I think Woodmizer has an even better design for this function. It is an air filled pillow, close to the bearing unit, as a last “link” in the “tension design chain”.
This is my opinion, based on hard experiances.
The reccomended blade tension from many manufactures is about 10% of the tension when the blade would breake just by the tension.

Offline AncientTom

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Re: Dave's Bandsaw Mill
« Reply #25 on: January 13, 2018, 06:51:54 PM »
Thanks, Pabene, for this. I will now consider incorporating a spring in the tensioning adjustment. when I purchase my blades, I will ask the manufacturer what they suggest for tension on their blades.

Offline Kbeitz

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Re: Dave's Bandsaw Mill
« Reply #26 on: January 13, 2018, 08:03:44 PM »
You might want to look for one of these off E-bay...
You want around 12,000lbs to 15,000 of strain on an 1-1/2" band.

 

 
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Offline Cutting Edge

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Re: Dave's Bandsaw Mill
« Reply #27 on: January 14, 2018, 07:38:50 AM »


You want around 12,000lbs to 15,000 of strain on an 1-1/2" band.

 


Where did you get this information from ?

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Offline Kbeitz

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Re: Dave's Bandsaw Mill
« Reply #28 on: January 14, 2018, 07:40:35 AM »


You want around 12,000lbs to 15,000 of strain on an 1-1/2" band.

 


Where did you get this information from ?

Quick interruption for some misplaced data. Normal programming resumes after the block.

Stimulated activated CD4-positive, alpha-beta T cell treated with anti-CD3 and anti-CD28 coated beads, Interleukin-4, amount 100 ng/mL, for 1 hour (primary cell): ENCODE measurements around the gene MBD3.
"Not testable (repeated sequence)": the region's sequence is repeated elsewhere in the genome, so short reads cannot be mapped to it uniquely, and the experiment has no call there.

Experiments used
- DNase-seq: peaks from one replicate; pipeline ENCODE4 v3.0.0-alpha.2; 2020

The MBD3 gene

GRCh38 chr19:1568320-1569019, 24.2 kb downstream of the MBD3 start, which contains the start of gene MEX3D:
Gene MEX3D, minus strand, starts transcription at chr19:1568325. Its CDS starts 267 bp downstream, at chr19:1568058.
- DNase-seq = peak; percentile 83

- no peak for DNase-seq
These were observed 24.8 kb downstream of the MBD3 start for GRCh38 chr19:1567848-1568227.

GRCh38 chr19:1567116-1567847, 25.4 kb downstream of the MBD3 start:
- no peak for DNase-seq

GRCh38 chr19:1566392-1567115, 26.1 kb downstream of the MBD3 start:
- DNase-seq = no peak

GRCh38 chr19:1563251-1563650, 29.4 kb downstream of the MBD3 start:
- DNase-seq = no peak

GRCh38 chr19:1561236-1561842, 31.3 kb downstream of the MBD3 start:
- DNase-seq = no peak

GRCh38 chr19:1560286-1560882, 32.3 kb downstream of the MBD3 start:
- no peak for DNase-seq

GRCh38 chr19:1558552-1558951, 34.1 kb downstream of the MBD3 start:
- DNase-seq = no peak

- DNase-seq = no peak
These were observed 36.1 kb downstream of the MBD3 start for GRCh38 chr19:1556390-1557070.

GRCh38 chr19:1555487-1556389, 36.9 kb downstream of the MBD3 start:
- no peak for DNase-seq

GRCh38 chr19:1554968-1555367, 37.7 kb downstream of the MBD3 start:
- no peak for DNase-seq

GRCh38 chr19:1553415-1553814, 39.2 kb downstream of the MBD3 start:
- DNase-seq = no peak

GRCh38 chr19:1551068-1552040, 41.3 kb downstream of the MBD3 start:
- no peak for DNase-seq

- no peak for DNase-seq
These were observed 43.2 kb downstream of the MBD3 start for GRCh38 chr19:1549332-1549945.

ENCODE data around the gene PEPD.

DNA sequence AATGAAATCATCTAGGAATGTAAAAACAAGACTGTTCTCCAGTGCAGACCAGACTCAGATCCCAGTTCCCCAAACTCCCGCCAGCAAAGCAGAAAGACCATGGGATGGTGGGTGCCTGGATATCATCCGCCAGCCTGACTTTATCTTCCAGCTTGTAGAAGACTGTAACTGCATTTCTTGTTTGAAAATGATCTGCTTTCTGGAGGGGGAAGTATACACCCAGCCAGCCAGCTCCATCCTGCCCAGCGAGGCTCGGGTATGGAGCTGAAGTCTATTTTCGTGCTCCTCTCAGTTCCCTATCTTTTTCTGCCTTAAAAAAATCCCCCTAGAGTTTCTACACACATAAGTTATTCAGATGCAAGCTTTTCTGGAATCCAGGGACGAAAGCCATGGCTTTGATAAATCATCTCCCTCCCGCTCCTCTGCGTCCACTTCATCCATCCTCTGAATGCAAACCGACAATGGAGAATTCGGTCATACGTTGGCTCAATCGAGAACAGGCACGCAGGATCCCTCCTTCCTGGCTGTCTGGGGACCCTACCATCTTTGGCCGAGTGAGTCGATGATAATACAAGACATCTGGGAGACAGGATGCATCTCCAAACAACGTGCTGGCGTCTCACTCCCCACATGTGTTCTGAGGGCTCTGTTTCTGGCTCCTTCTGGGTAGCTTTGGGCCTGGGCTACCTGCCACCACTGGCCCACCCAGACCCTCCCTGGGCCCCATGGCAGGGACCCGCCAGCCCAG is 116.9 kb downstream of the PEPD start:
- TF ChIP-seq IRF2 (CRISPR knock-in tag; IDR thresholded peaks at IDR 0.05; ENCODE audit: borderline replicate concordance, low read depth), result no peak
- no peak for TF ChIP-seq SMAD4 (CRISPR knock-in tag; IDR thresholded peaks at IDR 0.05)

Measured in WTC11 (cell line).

It's all over the WWW. Some places quote 25-30,000 .

One read up... I hope it's OK to post this link here.

http://www.sawmillcreek.org/showthread.php?251853-bandsaw-tension-guidelines
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Re: Dave's Bandsaw Mill
« Reply #29 on: January 14, 2018, 08:00:10 AM »
12K-15K on an 1-1/2" wide would make for one SLOW cutting headrig.  The "specs" you posted would be lucky to keep a 1-1/4", .035" blade stable in the cut.

There are a couple hobby level band headrigs that are lucky to produce 16K of tension on a band just before the main frame/beam begins to succumb to deformation.  The lumber produced can/is a direct reflection of this.  Just because it resembled a board, doesn't mean that it is what most would consider a usable piece of lumber.

To proof is in the product and low blade tension, regardless of the brand of sawmill, IMO is a crutch to cover up for other shortcomings.  Most reputable blade brands can sustain near twice the tensions that you posted and have a reasonable expected life span with multiple sharpenings.

The weld quality is absolutely critical running at higher tensions.


But if it's  all over the WWW ("12K-16K tension"), it must be true  ???

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Offline Kbeitz

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Re: Dave's Bandsaw Mill
« Reply #30 on: January 14, 2018, 09:23:08 AM »
Lenox recommends up to 30,000 PSI.
Wood Mizer says 12,500-15,000.
Woodland Mills says 20,000 -30,000
Norwood says 12,500-15,000 PSI.
Hudson says 12,500-15,000 PSI .
Lumber mate says 12,500-15,000 PSI.
TimberKing  says 12,500-15,000 PSI.


Gotta get the info some where...

But if it's  all over the WWW ("12K-16K tension"), it must be true  ???
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Re: Dave's Bandsaw Mill
« Reply #31 on: January 14, 2018, 12:33:33 PM »
Kbeitz,